In the Ona River, Andem et al. (2013) similarly encountered only the three phyla observed in this study; however, Arthropoda were more abundant in the river contrary to Mollusca in the lake. Similarly, phylum Mollusca had the highest number of taxa in both the Ona River and Eleyele Lake. The dominant mollusc reported by Ajani et al. (2020) in Eleyele Lake was Melanoides tuberculate, which differed from Biomphalaria pfefferi (a snail that transmits disease to humans) encountered in the present study. The Shanon-Weiner’s diversity index obtained (1.451–1.665) was in a poor ecological status as indicated by Plotka et al. (2009). Raphahlelo et al. (2022) also corroborated it by stating that the diversity >1 was an indication of moderate pollution in the Mohlaptisi River, South Africa. The polluted status of Eleyele Lake is due to the ongoing anthropogenic activities in the catchment area that led to an influx of diverse pollutants. Furthermore, pollution-tolerant species including Melanoides tuberculata and Chiromonus larvae being dominant species among the macrobenthic fauna indicated the perturbed state of the lake.
The result of the CCA showed the abundance of Chironomus larvae being patterned by dissolved oxygen and nutrient factors (phosphate, nitrate, and sulphate) particularly in station 2. This further confirmed the polluted status of Eleyele Lake, especially by nutrient enrichment.
The dominant macrophytes and benthic macroinvertebrates in Eleyele Lake are pollutiontolerant species, and the lake has been impacted by nutrient enrichment.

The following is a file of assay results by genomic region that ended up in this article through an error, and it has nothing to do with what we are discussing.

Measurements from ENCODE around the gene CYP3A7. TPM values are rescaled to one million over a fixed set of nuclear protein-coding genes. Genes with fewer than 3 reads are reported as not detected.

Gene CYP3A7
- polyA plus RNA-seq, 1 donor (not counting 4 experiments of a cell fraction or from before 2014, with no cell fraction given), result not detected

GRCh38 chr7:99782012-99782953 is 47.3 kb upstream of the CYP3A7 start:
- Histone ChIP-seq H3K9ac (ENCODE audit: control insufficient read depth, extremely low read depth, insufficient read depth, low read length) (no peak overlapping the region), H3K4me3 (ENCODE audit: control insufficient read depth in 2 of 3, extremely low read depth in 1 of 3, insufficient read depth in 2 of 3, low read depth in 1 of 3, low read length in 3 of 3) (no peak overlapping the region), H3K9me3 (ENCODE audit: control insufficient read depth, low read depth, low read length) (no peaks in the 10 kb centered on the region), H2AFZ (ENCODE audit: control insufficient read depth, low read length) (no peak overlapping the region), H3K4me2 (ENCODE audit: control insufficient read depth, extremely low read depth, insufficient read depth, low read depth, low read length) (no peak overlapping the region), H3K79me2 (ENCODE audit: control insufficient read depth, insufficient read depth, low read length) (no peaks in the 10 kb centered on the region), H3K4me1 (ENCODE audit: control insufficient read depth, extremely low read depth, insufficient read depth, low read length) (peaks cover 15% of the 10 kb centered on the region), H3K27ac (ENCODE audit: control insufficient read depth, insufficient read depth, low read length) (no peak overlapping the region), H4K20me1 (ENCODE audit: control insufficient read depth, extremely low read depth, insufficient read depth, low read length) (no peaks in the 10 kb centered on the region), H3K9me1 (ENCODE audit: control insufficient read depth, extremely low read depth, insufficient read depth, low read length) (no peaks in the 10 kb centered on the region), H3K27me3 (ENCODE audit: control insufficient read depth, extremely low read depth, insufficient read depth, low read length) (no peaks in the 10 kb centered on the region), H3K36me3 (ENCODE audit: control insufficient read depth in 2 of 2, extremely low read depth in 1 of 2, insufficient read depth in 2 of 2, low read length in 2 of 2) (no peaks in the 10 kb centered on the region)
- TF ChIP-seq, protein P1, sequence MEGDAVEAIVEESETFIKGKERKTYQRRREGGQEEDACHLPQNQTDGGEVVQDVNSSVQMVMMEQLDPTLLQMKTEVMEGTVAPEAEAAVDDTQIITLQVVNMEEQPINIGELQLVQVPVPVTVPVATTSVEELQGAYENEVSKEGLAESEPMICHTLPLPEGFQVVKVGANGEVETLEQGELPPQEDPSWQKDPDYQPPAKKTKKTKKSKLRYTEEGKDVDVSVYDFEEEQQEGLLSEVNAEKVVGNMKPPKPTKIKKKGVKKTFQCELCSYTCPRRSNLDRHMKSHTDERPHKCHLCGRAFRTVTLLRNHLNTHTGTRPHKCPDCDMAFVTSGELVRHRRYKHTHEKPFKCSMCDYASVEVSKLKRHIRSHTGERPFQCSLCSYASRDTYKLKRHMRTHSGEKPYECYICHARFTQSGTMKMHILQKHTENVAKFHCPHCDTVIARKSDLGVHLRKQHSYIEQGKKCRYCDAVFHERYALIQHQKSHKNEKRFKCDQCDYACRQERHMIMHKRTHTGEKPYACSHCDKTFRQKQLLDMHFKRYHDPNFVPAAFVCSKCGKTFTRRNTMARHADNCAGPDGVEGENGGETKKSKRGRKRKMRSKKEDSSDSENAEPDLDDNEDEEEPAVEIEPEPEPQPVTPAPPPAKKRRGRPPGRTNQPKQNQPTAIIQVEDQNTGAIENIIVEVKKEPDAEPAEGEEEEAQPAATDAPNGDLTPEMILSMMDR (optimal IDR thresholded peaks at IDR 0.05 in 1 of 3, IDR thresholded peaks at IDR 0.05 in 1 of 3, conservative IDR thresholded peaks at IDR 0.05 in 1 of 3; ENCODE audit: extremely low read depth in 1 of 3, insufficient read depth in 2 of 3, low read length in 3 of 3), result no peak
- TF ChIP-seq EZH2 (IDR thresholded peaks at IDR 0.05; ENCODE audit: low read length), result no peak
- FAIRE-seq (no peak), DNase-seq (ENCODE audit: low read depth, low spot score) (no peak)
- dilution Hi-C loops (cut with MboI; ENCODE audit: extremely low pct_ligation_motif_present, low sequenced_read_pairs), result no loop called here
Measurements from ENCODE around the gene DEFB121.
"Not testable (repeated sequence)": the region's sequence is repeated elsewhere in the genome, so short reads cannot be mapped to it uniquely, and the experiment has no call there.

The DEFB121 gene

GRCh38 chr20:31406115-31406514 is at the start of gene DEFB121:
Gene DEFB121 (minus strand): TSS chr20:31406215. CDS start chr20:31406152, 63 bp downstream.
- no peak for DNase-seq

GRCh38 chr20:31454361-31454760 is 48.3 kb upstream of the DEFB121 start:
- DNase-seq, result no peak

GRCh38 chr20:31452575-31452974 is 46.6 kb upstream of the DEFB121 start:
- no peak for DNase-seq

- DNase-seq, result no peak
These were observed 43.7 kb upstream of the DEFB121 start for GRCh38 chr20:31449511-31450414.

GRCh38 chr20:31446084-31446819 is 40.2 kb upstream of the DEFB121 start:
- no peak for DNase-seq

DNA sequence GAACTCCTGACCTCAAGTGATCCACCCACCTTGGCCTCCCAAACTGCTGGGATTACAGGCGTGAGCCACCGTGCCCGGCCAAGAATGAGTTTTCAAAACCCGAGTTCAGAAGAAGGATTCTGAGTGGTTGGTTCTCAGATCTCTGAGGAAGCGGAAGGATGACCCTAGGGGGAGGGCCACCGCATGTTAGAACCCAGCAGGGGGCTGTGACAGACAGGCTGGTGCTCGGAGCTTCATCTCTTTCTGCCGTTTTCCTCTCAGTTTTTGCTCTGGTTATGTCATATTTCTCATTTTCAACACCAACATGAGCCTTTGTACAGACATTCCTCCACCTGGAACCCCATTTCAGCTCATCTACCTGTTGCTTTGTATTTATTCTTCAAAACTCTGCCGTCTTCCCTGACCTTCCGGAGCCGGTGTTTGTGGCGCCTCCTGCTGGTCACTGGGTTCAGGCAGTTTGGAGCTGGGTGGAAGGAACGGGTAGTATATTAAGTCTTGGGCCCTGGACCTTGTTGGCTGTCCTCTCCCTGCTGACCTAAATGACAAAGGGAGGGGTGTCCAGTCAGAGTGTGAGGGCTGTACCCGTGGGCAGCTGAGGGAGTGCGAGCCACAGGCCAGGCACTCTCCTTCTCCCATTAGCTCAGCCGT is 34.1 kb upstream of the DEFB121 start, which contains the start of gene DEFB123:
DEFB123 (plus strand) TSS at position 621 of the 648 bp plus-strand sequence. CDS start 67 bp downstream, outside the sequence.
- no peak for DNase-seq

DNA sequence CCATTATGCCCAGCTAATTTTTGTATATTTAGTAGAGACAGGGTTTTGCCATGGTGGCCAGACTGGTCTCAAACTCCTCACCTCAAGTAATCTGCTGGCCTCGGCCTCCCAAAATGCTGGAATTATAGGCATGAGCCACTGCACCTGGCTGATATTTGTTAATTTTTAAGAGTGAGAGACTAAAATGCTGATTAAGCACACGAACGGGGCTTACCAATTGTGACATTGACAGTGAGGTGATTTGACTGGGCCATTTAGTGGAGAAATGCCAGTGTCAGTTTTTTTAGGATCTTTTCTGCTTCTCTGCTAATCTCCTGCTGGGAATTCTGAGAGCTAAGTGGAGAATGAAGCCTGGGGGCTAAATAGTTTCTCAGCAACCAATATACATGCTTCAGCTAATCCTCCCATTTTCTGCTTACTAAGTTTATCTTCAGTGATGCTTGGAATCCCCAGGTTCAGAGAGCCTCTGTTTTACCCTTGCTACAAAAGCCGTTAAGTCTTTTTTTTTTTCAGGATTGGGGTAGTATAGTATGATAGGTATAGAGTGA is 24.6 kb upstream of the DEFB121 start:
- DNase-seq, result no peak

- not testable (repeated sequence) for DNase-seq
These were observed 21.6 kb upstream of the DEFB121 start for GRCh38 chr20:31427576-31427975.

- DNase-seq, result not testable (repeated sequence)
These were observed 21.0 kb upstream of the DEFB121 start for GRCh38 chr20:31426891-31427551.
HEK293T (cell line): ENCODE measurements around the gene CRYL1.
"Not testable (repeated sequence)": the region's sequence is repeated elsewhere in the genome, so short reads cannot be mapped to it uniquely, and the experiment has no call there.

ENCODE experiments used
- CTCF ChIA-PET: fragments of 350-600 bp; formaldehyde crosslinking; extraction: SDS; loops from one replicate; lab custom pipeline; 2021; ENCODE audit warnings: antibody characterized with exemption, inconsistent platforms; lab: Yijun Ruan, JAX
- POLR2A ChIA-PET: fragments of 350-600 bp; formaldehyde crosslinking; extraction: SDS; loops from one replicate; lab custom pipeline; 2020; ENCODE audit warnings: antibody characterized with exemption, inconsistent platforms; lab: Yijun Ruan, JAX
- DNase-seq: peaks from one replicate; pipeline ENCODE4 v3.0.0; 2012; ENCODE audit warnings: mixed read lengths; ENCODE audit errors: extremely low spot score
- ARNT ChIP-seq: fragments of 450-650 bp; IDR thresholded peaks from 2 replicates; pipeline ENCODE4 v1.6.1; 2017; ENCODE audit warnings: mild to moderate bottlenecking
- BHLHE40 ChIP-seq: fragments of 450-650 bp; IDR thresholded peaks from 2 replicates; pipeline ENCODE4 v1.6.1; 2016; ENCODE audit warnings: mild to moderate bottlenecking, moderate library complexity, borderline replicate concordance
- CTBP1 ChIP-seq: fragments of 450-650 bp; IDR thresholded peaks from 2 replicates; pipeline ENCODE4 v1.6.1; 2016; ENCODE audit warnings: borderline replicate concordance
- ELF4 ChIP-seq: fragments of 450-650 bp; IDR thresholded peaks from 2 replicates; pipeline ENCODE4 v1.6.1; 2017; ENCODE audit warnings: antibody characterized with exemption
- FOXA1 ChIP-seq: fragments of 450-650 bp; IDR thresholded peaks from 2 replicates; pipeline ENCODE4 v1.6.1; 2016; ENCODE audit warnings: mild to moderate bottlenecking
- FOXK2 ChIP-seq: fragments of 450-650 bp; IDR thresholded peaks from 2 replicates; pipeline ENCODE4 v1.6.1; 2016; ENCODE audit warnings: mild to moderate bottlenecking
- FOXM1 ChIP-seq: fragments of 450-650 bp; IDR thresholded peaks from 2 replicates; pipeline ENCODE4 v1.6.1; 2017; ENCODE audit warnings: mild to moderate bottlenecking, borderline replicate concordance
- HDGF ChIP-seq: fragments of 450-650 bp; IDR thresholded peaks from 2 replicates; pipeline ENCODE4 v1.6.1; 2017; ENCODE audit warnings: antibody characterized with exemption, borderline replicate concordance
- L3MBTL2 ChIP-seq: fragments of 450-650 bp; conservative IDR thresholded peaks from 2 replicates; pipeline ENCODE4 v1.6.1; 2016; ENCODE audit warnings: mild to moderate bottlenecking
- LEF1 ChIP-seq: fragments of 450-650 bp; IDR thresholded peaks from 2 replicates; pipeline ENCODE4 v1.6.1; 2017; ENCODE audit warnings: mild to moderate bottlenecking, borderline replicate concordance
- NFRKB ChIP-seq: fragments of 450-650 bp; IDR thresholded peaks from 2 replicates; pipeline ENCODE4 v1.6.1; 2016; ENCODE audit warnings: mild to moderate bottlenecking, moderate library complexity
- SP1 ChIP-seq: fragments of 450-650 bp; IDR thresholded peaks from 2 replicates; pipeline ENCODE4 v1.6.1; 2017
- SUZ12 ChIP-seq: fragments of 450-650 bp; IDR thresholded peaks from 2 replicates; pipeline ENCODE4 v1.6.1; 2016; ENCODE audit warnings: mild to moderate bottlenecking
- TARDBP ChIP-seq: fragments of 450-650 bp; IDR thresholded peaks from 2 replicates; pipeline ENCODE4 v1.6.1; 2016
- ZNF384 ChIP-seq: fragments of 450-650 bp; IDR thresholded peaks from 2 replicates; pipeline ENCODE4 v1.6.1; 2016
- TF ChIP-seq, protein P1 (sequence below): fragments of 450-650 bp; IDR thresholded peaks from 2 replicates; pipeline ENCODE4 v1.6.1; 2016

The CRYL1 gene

Received 14 October 2022
Accepted 26 October 2022
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Eleyele ežeras yra gyvybiškai svarbus buitiniam vandens tiekimui ir žuvininkystės ištekliams Ibadane (Pietvakarių Nigerija), tačiau aplink jį intensyvėjanti žmonių veikla turi įtakos vandens kokybei. Šiame tyrime pateikiama informacija apie makrofitų ir bentoso makrobestuburių (vadinamųjų bioindikatorių) sudėtį atsižvelgiant į fizinius ir cheminius Eleyele ežero parametrus. Vanduo, makrofitai ir bentoso makrobestuburiai buvo renkami iš keturių stočių kas mėnesį nuo 2021 m. kovo iki rugpjūčio mėn. ir analizuojami standartiniais metodais. Ryšys tarp fizinių ir cheminių savybių, makrofitų ir bentoso makrobestuburių gausos buvo ištirtas naudojant CCA. Aptikta 19 rūšių makrofitų iš 16 genčių ir 12 šeimų (11 iškylančių, 6 plūduriuojančios ir 2 panirusios). Gausiausia rūšis, rasta 2-oje stotyje, ‒ Ipomea aquatica (25,83 %), o 1-oje stotyje – Sacciolepsis africana (19,19 %). Iš viso buvo aptikti 282 bentoso makrobestuburių individai, priklausantys trims tipams, keturioms klasėms, 11 genčių ir 11 rūšių. Visose mėginių ėmimo stotyse taršos indikatorių rūšys, įskaitant Melanoides tuberculata, Biomphalaria pfeifferi ir Chironomus lervas, buvo dominuojančios. Tyrimo rezultatai rodo, kad makrofitų gausa koreliuoja su gyliu ir maistinėmis medžiagomis (daugiausia fosfatais), Chironomus lervų gausa priklauso nuo ištirpusio deguonies ir maistinių medžiagų (fosfatų, nitratų ir sulfatų).
Raktažodžiai: makrofitai, bentoso makrobestuburiai, tarša, fizinės ir cheminės savybės